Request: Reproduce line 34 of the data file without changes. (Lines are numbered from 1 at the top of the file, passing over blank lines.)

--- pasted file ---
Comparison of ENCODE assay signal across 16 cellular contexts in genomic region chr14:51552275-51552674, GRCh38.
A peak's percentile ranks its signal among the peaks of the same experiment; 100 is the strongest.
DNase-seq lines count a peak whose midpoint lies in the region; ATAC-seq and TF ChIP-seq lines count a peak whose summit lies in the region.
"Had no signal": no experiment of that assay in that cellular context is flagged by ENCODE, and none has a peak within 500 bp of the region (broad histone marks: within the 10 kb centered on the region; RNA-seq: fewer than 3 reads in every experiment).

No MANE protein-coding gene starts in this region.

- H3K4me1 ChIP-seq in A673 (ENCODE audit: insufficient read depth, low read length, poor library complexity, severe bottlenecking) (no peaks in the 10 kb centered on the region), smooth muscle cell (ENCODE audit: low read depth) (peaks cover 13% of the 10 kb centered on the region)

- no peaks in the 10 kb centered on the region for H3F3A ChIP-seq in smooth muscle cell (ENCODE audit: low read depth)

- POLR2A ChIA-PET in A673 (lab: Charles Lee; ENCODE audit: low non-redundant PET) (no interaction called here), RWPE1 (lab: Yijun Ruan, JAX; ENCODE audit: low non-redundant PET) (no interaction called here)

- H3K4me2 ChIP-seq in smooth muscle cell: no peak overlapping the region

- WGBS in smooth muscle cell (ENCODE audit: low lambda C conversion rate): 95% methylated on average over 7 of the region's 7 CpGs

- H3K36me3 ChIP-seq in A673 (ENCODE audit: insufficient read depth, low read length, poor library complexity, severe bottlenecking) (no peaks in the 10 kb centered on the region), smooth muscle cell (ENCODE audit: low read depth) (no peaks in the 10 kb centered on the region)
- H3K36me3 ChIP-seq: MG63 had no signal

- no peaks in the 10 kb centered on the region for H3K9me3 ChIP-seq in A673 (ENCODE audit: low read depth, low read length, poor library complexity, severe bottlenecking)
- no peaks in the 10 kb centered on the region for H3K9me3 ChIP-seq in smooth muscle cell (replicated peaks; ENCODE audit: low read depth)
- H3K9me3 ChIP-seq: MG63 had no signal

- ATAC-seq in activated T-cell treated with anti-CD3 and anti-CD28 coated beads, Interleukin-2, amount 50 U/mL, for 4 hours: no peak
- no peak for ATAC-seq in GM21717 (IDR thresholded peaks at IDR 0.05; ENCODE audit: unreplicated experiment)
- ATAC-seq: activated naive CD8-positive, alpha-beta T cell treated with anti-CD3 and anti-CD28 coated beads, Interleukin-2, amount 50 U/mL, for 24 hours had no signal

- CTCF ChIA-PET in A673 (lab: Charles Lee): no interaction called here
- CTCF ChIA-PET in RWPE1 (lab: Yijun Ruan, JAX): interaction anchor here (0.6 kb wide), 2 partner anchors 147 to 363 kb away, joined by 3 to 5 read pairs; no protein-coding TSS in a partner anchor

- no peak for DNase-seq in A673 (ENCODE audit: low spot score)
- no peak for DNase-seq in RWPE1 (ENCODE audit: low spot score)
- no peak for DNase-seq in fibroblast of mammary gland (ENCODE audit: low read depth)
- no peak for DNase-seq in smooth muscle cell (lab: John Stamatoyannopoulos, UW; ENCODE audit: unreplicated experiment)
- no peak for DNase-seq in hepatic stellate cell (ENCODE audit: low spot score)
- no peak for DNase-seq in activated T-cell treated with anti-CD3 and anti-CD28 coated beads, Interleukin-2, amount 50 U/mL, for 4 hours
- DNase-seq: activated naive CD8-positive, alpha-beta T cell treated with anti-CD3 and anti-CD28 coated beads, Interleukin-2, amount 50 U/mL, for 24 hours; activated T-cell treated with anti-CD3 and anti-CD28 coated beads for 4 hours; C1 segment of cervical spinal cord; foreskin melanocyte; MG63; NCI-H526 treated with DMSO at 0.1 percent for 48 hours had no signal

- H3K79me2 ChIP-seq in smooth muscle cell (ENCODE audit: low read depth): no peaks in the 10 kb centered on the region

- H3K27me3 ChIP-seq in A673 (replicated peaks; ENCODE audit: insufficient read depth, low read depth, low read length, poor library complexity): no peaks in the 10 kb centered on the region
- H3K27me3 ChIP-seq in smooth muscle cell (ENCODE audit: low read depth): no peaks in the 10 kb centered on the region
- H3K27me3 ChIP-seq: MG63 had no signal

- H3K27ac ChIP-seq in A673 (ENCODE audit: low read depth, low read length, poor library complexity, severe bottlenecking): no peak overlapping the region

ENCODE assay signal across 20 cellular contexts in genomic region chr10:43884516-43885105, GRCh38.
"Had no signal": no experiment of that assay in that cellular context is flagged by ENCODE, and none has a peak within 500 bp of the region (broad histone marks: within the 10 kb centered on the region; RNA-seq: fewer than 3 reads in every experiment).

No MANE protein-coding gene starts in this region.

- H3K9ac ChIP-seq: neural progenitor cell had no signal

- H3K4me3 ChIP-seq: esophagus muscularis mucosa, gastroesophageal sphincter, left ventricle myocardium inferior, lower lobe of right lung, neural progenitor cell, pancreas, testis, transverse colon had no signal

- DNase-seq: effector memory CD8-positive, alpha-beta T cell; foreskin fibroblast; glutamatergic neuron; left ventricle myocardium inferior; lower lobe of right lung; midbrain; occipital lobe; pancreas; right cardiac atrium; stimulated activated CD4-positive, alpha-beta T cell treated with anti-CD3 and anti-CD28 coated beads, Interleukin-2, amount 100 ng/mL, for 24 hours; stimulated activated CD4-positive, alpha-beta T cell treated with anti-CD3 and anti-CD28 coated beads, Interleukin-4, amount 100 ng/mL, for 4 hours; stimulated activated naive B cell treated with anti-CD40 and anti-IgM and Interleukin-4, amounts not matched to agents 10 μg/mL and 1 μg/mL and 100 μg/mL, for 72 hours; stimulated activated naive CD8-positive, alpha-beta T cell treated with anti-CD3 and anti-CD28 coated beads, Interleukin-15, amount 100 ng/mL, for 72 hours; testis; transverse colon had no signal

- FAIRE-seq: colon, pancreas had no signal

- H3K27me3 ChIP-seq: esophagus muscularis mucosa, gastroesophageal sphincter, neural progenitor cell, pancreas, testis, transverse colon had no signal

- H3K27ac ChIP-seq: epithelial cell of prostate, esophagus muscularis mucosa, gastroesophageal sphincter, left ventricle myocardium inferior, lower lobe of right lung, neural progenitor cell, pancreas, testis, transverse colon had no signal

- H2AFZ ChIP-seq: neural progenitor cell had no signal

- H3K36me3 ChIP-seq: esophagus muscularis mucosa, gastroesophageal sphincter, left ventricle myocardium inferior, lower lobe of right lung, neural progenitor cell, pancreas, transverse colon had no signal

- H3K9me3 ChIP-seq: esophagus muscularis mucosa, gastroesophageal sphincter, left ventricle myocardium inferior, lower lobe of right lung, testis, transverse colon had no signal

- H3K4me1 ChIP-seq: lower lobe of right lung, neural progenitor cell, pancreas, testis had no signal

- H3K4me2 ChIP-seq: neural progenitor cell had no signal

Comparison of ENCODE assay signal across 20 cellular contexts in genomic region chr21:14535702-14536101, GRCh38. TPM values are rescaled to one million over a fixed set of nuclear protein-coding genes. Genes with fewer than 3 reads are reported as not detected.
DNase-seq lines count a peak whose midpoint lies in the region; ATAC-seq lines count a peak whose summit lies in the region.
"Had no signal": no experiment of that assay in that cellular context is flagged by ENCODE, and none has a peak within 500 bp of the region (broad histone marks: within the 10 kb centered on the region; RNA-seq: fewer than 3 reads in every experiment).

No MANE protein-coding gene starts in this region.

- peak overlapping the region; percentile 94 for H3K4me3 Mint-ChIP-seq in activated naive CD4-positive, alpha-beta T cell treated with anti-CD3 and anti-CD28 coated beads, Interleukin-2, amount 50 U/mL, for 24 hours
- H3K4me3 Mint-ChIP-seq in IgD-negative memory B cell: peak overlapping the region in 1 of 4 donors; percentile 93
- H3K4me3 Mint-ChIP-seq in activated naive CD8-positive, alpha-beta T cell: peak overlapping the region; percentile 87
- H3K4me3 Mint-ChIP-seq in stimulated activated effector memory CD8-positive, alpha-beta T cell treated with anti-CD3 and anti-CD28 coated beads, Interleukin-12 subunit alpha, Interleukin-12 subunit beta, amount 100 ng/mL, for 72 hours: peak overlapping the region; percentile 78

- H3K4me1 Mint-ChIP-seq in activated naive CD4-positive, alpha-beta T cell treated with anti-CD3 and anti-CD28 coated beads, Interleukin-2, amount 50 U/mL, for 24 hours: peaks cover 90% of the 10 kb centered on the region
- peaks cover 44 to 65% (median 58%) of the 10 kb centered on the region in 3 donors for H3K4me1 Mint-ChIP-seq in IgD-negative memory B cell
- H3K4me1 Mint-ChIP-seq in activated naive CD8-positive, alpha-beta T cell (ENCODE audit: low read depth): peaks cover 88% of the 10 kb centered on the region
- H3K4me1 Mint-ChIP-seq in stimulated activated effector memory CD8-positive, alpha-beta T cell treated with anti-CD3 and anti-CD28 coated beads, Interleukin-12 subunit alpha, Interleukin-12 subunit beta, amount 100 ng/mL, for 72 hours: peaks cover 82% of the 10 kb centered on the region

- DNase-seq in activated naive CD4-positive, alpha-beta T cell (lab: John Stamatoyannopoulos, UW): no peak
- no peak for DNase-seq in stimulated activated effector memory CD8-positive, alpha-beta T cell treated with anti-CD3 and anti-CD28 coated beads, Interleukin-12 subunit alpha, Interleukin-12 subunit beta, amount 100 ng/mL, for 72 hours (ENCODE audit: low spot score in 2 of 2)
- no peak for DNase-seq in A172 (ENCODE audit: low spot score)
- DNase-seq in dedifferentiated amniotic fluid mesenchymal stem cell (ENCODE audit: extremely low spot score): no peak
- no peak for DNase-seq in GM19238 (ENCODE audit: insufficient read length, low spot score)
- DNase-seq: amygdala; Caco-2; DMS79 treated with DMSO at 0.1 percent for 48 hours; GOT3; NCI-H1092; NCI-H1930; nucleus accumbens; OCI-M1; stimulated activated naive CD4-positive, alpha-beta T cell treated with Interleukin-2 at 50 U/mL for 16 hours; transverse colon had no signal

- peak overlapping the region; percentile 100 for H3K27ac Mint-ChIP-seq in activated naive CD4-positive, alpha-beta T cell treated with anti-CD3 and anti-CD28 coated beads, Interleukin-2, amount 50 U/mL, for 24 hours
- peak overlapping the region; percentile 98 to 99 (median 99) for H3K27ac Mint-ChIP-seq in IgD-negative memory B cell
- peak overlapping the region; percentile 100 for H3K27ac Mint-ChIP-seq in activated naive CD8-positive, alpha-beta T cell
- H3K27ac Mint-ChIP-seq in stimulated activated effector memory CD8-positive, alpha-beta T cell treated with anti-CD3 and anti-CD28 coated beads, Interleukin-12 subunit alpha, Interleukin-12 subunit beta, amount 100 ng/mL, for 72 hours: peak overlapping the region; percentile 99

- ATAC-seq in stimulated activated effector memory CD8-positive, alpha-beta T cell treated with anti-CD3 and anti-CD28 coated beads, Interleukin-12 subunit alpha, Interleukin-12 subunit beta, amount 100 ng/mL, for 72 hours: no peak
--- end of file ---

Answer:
"Had no signal": no experiment of that assay in that cellular context is flagged by ENCODE, and none has a peak within 500 bp of the region (broad histone marks: within the 10 kb centered on the region; RNA-seq: fewer than 3 reads in every experiment).